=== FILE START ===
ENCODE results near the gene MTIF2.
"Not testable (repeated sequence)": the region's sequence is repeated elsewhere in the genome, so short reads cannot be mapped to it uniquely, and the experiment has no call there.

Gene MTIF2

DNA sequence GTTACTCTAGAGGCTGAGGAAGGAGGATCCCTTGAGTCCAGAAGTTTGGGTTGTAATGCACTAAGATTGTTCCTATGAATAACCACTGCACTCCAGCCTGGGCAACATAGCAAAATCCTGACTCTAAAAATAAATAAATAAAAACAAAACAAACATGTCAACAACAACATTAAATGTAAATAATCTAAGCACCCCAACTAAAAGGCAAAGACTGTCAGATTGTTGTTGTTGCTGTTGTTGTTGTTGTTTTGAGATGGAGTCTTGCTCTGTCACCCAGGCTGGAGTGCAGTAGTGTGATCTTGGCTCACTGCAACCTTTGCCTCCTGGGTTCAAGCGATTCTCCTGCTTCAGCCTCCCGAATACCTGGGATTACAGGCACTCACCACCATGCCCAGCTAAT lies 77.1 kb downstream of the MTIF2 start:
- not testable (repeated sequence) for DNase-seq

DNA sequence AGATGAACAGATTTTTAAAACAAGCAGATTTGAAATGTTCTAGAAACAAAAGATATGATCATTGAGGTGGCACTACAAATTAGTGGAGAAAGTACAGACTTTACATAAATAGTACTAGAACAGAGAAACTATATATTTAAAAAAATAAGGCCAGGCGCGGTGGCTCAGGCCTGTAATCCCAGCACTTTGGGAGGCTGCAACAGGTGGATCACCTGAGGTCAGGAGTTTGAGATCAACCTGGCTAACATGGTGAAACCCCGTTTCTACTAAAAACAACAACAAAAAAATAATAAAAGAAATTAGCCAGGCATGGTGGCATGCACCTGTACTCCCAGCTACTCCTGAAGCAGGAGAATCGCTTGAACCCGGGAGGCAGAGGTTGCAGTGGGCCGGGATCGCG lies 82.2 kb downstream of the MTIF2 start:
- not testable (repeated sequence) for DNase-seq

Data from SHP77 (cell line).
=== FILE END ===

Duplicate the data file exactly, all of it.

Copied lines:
ENCODE results near the gene MTIF2.
"Not testable (repeated sequence)": the region's sequence is repeated elsewhere in the genome, so short reads cannot be mapped to it uniquely, and the experiment has no call there.

Gene MTIF2

DNA sequence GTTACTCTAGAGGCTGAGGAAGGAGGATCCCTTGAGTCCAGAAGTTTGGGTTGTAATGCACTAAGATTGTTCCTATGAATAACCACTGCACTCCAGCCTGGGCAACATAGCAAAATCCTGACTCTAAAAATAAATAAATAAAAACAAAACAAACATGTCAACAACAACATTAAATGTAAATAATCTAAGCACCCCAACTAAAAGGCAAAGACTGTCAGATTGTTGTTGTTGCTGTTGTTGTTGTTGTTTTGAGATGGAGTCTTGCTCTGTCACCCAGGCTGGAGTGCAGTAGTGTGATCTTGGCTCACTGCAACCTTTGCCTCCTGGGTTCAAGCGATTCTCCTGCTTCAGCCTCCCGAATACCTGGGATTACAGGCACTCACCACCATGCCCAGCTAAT lies 77.1 kb downstream of the MTIF2 start:
- not testable (repeated sequence) for DNase-seq

DNA sequence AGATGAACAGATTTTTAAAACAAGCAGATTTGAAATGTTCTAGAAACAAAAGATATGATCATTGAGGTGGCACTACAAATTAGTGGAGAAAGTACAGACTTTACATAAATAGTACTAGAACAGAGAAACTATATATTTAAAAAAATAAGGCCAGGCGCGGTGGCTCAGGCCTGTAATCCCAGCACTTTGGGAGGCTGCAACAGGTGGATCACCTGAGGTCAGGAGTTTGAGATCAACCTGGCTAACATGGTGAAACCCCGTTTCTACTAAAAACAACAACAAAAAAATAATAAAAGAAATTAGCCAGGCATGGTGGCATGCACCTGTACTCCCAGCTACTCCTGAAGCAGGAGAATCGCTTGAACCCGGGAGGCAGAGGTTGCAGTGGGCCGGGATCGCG lies 82.2 kb downstream of the MTIF2 start:
- not testable (repeated sequence) for DNase-seq

Data from SHP77 (cell line).